Animal-assisted therapy or AAT is a type of healthcare strategy that involves interaction between a patient and an animal, often a household pet, as part of the treatment process. The general concept behind this type of therapy is that humans and certain animals can connect and establish a bond that is emotionally and mentally satisfying to the human who is recovering from some type of medical trauma or that is learning to live with an ongoing disability or health issue. As the bonding process continues, the relationship between human and animal helps to create a positive psychological state that in turn aids in the recovery of lost motor skills, vocabulary, and a number of other tools used in communication.
One of the most common examples of animal-assisted therapy involves the use of dogs and cats to cheer patients who are bedridden in healthcare facility such as a nursing home or hospital. The pets are screened, selected, and trained in advance before being allowed to interact with any patient. Only those patients who are receptive to the idea of animal-assisted therapy receive visits from the animals. Often, trainers remain nearby during the therapy, although the presence of a trainer may be decreased as the bond develops between the patient and the animal.
During each session, the patient is allowed to pet the animal and sometimes play a game with the dog or cat, activities that help to lift the mood while also promoting recovery of motor skills. Patients are often encouraged to talk to the animals during the visits, an activity that may also aid in recovery from strokes or other conditions that have adversely affected speech capabilities. The end result is that patients look forward to spending time with the animals, making what may otherwise be just another day of being ill into something that is welcome and eagerly anticipated.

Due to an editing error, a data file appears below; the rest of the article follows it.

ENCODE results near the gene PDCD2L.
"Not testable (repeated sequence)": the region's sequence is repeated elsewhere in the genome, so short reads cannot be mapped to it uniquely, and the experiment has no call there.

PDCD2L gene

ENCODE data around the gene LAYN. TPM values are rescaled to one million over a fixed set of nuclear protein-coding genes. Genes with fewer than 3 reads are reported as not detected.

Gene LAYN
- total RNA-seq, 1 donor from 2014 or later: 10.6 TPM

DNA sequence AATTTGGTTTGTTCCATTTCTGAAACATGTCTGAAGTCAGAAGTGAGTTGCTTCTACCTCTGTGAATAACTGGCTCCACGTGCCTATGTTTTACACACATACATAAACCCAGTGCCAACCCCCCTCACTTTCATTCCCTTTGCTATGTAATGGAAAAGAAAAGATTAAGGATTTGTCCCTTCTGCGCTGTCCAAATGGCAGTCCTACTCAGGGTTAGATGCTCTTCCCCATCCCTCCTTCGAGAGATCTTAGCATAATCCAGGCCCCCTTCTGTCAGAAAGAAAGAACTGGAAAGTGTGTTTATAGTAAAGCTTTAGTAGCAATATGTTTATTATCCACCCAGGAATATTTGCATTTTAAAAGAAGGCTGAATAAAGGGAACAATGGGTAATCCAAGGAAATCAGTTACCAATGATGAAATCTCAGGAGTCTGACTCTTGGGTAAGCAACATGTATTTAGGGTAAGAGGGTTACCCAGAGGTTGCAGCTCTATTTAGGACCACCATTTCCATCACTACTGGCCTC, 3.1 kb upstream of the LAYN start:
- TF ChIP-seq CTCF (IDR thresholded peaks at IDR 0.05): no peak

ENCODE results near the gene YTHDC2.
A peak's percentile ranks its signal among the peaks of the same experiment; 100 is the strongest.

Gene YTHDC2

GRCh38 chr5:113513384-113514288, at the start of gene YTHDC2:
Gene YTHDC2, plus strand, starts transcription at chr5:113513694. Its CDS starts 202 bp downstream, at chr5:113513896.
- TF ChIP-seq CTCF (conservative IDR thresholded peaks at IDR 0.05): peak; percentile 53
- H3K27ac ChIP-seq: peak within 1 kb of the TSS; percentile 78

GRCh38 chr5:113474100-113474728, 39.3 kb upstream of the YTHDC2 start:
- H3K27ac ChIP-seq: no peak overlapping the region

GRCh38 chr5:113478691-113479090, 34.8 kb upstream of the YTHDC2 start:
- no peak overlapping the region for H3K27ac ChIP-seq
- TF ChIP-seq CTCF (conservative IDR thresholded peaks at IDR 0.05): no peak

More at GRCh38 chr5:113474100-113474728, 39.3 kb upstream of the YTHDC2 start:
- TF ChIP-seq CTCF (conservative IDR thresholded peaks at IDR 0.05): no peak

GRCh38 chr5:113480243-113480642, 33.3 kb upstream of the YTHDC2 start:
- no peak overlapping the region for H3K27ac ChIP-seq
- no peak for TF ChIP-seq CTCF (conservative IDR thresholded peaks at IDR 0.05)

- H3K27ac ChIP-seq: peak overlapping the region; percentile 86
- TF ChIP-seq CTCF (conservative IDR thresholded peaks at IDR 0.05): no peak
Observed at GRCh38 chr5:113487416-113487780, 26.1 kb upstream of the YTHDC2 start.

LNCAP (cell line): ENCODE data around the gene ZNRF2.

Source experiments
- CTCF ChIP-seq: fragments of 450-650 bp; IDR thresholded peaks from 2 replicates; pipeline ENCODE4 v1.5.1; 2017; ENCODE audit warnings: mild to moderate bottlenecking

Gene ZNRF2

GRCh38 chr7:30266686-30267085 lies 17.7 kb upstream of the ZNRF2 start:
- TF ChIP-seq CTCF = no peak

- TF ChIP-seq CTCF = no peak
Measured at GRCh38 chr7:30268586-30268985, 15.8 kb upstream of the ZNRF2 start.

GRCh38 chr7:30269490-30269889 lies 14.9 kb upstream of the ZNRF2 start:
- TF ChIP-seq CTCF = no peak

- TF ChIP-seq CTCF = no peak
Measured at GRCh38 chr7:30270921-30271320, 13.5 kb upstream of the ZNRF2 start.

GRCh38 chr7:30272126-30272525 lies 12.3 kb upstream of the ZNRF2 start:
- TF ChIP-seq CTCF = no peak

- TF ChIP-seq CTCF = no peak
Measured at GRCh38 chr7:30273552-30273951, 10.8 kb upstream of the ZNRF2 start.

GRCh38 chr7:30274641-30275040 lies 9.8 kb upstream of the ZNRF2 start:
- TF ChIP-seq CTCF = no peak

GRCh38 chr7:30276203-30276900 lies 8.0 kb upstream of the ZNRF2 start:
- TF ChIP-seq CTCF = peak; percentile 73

Other animals can also be used in different types of animal-assisted therapy. Horses are sometimes helpful in aiding individuals who have undergone some sort of mental breakdown, with the tasks of brushing, walking, or even riding the horse often producing positive effects for the patient. Hamsters, fish, and other small pets may also produce positive emotional reactions while helping to draw the individual out of his or her shell, paving the way for rebuilding personal relationships with others. Dolphins can also be ideal for inclusion as part of water-based therapies that help to improve motor skills, build strength, and help to restore confidence that was lost due to some sort of emotional or physical trauma.
A number of health benefits take place during animal-assisted therapy, along with the obvious improved ability to move with more freedom and control, and the reduction in depression and other mental woes. Interaction with the animals can also help to lower blood pressure levels, which in turn decreases the potential for strokes and heart attacks. While still considered somewhat unorthodox and controversial in some circles, animal-assisted therapy is continuing to gain support from the medical community as the benefits of this type of therapy become manifest in a broader range of situations.